Pelosi Pushes Toward Infrastructure Vote as Biden Seeks Deal
(Bloomberg) -- House Speaker Nancy Pelosi is pushing Democrats toward a vote this week on a bipartisan infrastructure bill as President Joe Biden works to broker a deal with Senate moderates on a bigger package of taxes and spending.
Pelosi is banking on progressive Democrats settling for an agreement on the topline figure for the package of social programs and climate measures that encompasses the bulk of Biden’s agenda, rather than a vote on legislation this week. Her calculation is that would allow them to vote to pass the infrastructure bill they have threatened to sink.
The larger bill, with a price tag of as much as $3.5 trillion, is dividing Democrats, as moderates demand the measure’s size and scope be narrowed and progressives insist it include their priorities. But some progressives indicated they would settle for a firm agreement on the broad outlines of a spending plan.
Party leaders were examining ways to shrink the price tag and Biden was set to meet separately Tuesday with Senators Joe Manchin and Kyrsten Sinema. Both have objected to the size of the plan, among other issues, and their votes are crucial to getting it through the evenly divided Senate in the face of unified Republican opposition.
Illinois Senator Dick Durbin, the No. 2 Democrat in the chamber, said he hopes Biden “can work a miracle” and get a deal on a topline number this week.
“We have to bring both of them to a point where we have a consensus number,” Durbin said of Manchin and Sinema. “And I think the president’s naturally going to address that.”
Durbin added that it’s clear there needs to be “closure” on the economic package.
House Majority Leader Steny Hoyer said Democrats are hoping this week to reach agreement on a topline number and a framework for the reconciliation package. The full bill, he acknowledged, “will take some time.”
The wrangling over Biden’s agenda comes as Congress faces two urgent deadlines with significant consequences for the U.S. economy: passing a stopgap spending measure to keep the government funded after the Sept. 30 end of the fiscal year and raising the federal debt ceiling before the U.S. runs out of borrowing authority on about Oct. 18.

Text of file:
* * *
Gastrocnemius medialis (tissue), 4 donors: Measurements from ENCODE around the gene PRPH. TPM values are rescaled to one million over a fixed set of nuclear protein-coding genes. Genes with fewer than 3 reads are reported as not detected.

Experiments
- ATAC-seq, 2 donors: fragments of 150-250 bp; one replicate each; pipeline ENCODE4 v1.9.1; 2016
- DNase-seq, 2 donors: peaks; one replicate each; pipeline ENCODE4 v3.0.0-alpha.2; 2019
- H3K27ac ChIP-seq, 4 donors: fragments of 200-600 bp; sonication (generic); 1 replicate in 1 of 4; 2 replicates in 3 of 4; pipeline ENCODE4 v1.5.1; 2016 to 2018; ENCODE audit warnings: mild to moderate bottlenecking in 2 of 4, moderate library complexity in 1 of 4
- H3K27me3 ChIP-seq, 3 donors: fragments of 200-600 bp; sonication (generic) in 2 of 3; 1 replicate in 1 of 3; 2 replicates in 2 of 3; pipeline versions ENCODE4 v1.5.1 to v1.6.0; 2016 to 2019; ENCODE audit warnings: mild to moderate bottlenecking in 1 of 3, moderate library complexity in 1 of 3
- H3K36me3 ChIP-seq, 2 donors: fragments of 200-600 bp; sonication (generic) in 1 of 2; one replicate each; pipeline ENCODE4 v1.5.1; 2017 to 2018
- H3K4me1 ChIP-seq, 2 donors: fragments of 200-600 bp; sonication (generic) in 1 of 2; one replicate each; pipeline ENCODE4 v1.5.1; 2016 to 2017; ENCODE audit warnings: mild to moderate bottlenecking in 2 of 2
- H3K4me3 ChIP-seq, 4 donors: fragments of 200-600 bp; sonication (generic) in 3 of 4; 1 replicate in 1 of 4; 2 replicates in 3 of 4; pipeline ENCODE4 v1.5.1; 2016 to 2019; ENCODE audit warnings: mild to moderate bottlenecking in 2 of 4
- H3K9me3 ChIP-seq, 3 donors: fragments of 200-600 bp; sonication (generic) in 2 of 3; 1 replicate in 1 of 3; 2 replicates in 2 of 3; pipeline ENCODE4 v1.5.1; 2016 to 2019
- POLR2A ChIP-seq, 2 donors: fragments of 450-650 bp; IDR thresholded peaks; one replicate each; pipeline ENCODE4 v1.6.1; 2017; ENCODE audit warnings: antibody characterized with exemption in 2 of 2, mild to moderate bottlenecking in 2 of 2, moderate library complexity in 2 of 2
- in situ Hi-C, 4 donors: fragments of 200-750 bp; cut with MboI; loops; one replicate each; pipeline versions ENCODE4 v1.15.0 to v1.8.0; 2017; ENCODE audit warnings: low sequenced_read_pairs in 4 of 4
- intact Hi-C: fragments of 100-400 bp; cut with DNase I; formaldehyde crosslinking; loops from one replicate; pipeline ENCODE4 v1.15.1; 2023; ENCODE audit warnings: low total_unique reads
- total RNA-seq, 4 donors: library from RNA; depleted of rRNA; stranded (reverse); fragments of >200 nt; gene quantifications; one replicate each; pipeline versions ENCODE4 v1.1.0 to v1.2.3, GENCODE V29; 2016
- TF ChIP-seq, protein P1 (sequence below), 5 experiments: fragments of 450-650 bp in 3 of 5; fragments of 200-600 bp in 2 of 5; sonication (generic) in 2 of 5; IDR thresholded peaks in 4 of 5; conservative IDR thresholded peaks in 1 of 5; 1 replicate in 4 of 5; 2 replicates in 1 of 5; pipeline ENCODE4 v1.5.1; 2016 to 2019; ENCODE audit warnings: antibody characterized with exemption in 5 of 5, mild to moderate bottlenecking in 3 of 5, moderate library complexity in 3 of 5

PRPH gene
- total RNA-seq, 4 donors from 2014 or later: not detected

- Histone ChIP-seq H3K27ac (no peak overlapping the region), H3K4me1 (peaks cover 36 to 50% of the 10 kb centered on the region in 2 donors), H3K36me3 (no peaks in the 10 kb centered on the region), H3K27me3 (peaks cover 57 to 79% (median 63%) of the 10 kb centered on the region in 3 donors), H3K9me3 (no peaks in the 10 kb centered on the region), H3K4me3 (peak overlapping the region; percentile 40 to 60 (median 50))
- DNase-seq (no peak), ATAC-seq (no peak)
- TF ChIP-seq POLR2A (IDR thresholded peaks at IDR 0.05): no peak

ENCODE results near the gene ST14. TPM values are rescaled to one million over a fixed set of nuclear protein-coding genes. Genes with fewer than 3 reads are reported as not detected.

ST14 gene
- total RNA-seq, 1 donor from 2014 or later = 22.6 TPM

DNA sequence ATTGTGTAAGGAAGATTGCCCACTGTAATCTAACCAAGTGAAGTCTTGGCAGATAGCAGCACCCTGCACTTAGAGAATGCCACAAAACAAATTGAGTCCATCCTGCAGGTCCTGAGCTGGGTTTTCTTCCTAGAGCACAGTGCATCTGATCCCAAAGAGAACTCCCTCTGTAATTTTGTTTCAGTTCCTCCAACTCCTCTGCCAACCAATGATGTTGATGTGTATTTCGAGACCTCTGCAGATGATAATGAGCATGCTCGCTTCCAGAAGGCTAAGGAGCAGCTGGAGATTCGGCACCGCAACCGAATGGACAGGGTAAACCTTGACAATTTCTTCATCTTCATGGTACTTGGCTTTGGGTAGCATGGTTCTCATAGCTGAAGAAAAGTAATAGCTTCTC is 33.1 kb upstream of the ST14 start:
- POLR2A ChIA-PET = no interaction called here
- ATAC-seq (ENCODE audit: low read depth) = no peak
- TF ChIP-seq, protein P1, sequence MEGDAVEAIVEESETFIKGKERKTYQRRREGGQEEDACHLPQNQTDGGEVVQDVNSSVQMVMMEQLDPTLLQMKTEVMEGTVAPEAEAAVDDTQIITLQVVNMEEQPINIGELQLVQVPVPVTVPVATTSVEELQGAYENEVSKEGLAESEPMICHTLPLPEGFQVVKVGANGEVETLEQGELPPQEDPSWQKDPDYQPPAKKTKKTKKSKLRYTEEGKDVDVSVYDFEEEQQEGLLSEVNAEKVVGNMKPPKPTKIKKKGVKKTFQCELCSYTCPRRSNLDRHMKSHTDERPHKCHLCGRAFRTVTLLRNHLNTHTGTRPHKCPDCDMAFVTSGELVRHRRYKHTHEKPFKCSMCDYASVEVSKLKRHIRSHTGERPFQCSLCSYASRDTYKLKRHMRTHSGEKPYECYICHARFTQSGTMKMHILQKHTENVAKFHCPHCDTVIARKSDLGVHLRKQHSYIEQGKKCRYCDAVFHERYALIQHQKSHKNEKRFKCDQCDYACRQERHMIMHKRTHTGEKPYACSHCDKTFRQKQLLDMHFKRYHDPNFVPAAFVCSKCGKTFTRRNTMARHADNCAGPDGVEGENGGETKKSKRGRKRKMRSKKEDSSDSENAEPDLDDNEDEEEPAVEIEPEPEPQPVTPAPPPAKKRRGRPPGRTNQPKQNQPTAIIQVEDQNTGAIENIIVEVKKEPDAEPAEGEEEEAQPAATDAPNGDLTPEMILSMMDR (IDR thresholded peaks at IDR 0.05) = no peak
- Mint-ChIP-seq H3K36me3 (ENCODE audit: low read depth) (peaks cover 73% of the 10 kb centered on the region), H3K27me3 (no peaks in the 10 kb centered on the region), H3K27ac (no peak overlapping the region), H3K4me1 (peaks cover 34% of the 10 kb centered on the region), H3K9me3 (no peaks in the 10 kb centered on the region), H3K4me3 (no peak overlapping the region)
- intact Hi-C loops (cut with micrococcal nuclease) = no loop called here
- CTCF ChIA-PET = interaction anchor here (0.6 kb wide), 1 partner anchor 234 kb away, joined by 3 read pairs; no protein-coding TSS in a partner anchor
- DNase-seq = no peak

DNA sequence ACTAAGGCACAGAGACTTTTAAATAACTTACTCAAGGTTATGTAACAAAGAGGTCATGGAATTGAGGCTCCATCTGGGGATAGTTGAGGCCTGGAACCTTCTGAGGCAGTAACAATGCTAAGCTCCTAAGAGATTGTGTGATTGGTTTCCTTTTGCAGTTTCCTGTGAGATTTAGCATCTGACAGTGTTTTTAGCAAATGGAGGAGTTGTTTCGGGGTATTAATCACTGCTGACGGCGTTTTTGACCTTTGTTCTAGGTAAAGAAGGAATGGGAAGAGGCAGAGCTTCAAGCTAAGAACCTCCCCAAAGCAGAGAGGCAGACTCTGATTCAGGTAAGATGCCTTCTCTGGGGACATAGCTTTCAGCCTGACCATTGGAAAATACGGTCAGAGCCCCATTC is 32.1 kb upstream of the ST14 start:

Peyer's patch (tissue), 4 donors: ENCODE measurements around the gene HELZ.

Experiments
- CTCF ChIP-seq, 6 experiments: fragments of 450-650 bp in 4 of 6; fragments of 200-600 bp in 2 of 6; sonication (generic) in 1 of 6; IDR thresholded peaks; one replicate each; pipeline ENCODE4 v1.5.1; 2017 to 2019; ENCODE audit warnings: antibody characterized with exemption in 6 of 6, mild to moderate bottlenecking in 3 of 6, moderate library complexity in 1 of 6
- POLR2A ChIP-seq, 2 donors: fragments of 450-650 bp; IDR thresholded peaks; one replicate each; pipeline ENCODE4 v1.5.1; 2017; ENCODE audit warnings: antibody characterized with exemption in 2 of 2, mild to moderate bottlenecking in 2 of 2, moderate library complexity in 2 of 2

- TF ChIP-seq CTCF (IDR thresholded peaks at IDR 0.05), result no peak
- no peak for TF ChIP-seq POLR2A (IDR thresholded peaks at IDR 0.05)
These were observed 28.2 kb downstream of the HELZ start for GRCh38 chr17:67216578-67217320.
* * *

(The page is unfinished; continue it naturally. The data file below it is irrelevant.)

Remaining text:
Representative David Cicilline said after a meeting of House Democrats the Congressional Progressive Caucus is “united” on linking the infrastructure bill with the larger package, which is using a process known as reconciliation to bypass a Republican filibuster in the Senate.
But he said they don’t necessarily need to be voted on at the same time as long as there is a “commitment to get it done with everything everyone’s assurances in place.”
However, Representative Alexandria Ocasio-Cortez told reporters as she went into the meeting that she wouldn’t agree with separating the two measures. She said she expects “a few dozen” progressives would still vote against the infrastructure bill if the reconciliation package isn’t ready.
Representative Hakeem Jeffries, a member of House Democratic leadership, wouldn’t speculate on whether the infrastructure legislation could pass on Thursday if there is no deal on the topline spending figure for the rest of Biden’s agenda.
“We remain hopeful that the many different conversations that have been taking place, particularly with the senator from West Virginia and the senator from Arizona, will yield some greater clarity, sooner rather than later, into what is possible in the Senate, so we’ll know what’s possible in the House,” he said.
Pelosi told her members in a closed-door meeting on Monday that leaders prefer to reach an agreement with the Senate and White House before the House votes on the larger package, according to a lawmaker who attended the session.
The speaker, the lawmaker said, doesn’t want the legislation to go through a series of changes as it ping-pongs between the House and Senate.
Because of that, Pelosi said a vote on infrastructure can no longer wait until reconciliation is ready to be voted on by the Senate. Instead, the House will vote on that measure on Thursday. This was a shift from the tighter linkage of the two votes she had insisted on until then.
Representative Dan Kildee of Michigan said Monday that Democrats were discussing a number of ways to lower the price tag, including shortening the timeline of the new or expanded social programs in the reconciliation package.
Democrats are also discussing implementing income limits, or means tests, to some of the tax credits, including the electric vehicle tax break, in the bill to lower the overall cost of the legislation.
House Democrats have made progress on some of the yet-to-be resolved tax issues in the bill. Lawmakers pushing for an expansion of the state and local tax credit, or SALT, deduction say they are confident that provision will make it into the bill. Representative Bill Pascrell, a New Jersey Democrat advocating for SALT, said the legislation will likely include a two-year suspension of the $10,000 limit on the tax break, but that a final decision has not yet been made.
Democratic leaders are also moving forward with a proposal to require banks to report the inflows and outflows of bank accounts worth at least $10,000 to the Internal Revenue Service, narrowing a proposal from Biden. House Ways and Means Chairman Richard Neal and Senate Finance Committee Chairman Ron Wyden say they are adapting the White House proposal to tailor it to only target wealthy taxpayers who could be hiding income from the federal government.
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